EFFECTS OF FERMENTED PAPAYA PREPARATION (FPP) ON SAFETY OUTCOMES IN OLDER ADULTS – A SHORT REPORT OF A PLACEBO-CONTROLLED CLINICAL TRIAL
R.T. Mankowski, C. Leeuwenburgh, T.M. Manini, A.J. Woods, S.D. Anton
J Frailty Aging 2018;7(2):142-146Show summaryHide summary
Fermented Papaya Preparation (FPP®) has shown antioxidative and anti-inflammatory effects in preclinical and clinical aging studies. However, clinical trials are needed to fully evaluate the safety of FPP® in moderate-functioning, generally healthy older adults. In this randomized (9g/day of FPP® or placebo), crossover design study, we enrolled 30 older moderate-functioning older adults (70-100 years old). The participants completed both a treatment and a placebo condition. After eight (8) weeks on each of these regimens (with a 4-week wash-out period in between), participants had their venous blood drawn for assessment of blood chemistries, metabolic outcomes and inflammatory biomarkers. Participants were asked to report any adverse events during the course of the study and complete post-treatment outcome assessments for anthropometric and metabolic outcomes. The major finding related to safety was that there were no adverse changes in blood chemistries and few adverse events in the FPP® condition, which did not differ from placebo (p>0.05). There were no serious adverse effects in either condition. Twenty-nine (29) participants (mean age 78.2±5.3 yrs) completed the study with 94% adherence to the dosing regimen. There were no significant effects of FPP® on anthropometric and metabolic outcomes. In addition, no effects on markers of inflammation were observed. Our trial demonstrates FPP® supplementation is safe and feasible in adults ages 70 years and older. Based on these findings and the positive effects FPP has demonstrated in previous trials, future trials should examine the effects of FPP® in older adults with impaired health status and/or older adults who may have insufficient anti-oxidant protection due to their genetic background.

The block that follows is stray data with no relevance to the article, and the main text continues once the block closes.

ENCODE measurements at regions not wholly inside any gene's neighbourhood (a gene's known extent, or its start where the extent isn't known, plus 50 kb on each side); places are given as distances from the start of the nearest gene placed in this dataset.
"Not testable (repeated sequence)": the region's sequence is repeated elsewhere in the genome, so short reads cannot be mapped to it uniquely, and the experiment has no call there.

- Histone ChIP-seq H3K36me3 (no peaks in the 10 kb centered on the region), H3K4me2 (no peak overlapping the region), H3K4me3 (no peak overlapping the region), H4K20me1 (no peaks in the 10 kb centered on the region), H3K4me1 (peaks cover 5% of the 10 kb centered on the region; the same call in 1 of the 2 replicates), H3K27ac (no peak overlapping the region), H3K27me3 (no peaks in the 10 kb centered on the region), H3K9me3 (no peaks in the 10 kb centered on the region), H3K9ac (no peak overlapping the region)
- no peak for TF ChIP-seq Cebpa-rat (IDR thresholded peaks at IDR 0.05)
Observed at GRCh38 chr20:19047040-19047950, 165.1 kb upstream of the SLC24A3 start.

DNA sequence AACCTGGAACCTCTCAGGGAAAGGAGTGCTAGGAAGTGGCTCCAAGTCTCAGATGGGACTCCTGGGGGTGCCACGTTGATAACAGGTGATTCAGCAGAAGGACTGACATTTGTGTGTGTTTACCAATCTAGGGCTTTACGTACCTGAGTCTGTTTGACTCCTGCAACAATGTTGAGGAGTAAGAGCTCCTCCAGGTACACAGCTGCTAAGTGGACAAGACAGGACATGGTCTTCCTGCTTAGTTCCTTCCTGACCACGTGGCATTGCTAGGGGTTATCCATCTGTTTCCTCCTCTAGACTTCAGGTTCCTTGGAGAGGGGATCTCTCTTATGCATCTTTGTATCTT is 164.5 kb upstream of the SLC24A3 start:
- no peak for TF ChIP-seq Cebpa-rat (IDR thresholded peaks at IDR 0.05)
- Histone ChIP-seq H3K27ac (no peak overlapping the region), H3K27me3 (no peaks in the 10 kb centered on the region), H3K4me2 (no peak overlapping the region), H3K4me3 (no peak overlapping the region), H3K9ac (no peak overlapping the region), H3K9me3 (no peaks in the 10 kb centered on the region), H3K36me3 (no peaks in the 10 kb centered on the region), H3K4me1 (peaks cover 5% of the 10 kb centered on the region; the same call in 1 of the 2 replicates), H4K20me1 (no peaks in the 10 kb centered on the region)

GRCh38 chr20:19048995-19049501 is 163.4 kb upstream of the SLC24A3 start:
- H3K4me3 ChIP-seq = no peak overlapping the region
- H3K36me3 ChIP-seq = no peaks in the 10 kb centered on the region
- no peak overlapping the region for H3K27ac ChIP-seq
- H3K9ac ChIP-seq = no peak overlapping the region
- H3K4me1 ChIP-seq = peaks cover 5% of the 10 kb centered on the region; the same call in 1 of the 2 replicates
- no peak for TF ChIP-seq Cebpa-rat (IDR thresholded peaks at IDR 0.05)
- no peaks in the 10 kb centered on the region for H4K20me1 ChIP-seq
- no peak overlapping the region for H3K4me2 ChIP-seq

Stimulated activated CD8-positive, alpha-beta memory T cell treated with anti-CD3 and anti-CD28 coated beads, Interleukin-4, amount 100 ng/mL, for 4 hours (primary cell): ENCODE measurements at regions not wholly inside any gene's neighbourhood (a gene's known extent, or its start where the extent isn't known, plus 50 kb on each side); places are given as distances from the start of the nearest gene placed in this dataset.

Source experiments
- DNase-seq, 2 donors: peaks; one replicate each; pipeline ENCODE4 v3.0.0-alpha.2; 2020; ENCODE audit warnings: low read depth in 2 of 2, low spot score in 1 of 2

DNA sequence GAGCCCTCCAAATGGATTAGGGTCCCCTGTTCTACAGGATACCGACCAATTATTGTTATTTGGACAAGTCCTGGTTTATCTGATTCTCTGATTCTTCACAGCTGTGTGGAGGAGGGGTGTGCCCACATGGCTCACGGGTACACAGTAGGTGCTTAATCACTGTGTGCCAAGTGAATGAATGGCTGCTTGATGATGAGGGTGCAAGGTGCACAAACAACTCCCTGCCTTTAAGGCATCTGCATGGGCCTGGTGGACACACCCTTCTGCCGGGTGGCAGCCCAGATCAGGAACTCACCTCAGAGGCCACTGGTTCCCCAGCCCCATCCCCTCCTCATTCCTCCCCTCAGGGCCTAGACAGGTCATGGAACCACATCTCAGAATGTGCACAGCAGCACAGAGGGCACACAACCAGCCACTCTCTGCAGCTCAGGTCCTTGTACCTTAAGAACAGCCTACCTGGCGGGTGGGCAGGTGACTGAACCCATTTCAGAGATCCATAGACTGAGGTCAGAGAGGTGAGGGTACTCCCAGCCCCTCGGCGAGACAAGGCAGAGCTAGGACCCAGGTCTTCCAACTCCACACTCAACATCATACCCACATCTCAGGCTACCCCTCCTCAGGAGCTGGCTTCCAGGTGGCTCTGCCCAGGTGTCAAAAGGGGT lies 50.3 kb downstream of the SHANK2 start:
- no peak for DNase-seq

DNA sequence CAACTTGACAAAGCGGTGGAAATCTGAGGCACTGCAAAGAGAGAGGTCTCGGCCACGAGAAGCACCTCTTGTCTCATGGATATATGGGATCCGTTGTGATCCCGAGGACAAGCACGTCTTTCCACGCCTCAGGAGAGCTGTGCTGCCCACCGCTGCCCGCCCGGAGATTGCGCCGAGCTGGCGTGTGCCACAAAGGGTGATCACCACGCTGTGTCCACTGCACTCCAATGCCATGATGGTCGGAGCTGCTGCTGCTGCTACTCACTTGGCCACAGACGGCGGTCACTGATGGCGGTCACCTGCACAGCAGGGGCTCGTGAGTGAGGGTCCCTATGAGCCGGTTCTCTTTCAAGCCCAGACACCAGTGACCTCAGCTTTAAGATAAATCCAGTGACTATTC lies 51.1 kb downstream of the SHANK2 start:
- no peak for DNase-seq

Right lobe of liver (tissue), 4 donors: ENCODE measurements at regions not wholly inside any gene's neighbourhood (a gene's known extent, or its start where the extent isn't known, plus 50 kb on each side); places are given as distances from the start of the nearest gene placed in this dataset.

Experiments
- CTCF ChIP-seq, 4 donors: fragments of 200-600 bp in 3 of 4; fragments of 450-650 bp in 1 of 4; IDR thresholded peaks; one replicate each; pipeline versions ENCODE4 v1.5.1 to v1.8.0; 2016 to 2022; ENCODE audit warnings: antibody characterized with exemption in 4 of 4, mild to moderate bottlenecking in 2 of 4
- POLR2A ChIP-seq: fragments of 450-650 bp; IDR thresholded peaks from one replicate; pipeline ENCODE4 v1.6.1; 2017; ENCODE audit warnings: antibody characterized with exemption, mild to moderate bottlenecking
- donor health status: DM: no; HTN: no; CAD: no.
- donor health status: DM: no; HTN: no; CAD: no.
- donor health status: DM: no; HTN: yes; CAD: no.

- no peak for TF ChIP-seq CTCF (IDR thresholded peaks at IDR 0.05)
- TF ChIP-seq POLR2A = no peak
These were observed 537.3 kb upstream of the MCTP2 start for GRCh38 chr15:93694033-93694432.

R.T. Mankowski ; C. Leeuwenburgh ; T.M. Manini ; A.J. Woods ; S.D. Anton ; J.E. Martinelli (2018): Effects of fermented papaya preparation (FPP) on safety outcomes in older adults – a short report of a placebo-controlled clinical trial. The Journal of Frailty and Aging (JFA). http://dx.doi.org/10.14283/jfa.2018.6